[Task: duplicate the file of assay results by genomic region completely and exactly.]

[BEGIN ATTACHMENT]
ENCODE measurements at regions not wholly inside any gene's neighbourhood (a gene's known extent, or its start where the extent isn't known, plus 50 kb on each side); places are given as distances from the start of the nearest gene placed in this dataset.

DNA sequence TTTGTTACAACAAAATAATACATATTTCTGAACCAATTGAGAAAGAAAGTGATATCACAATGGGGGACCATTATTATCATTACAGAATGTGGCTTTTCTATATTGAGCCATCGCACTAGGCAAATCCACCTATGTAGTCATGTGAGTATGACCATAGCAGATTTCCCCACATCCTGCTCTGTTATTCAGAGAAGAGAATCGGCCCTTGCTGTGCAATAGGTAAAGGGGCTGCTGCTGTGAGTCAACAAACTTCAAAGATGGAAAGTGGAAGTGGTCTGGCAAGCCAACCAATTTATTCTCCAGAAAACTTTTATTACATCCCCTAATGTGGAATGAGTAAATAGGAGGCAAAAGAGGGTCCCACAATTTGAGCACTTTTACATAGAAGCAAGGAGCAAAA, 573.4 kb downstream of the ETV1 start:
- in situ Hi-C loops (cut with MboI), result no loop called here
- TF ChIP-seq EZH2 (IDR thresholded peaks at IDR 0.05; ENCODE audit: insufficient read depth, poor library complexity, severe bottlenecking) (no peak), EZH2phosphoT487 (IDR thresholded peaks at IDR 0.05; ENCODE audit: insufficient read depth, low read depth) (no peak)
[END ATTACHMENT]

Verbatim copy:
ENCODE measurements at regions not wholly inside any gene's neighbourhood (a gene's known extent, or its start where the extent isn't known, plus 50 kb on each side); places are given as distances from the start of the nearest gene placed in this dataset.

DNA sequence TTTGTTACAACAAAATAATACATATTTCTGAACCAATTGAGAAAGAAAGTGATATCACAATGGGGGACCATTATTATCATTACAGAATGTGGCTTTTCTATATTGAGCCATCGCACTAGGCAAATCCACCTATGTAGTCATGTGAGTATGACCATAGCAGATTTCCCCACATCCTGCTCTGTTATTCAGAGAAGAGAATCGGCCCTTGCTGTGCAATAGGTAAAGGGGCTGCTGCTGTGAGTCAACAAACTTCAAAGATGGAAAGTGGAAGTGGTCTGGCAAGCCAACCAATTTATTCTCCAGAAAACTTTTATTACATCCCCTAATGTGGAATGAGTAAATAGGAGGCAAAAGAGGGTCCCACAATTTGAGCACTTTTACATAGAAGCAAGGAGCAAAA, 573.4 kb downstream of the ETV1 start:
- in situ Hi-C loops (cut with MboI), result no loop called here
- TF ChIP-seq EZH2 (IDR thresholded peaks at IDR 0.05; ENCODE audit: insufficient read depth, poor library complexity, severe bottlenecking) (no peak), EZH2phosphoT487 (IDR thresholded peaks at IDR 0.05; ENCODE audit: insufficient read depth, low read depth) (no peak)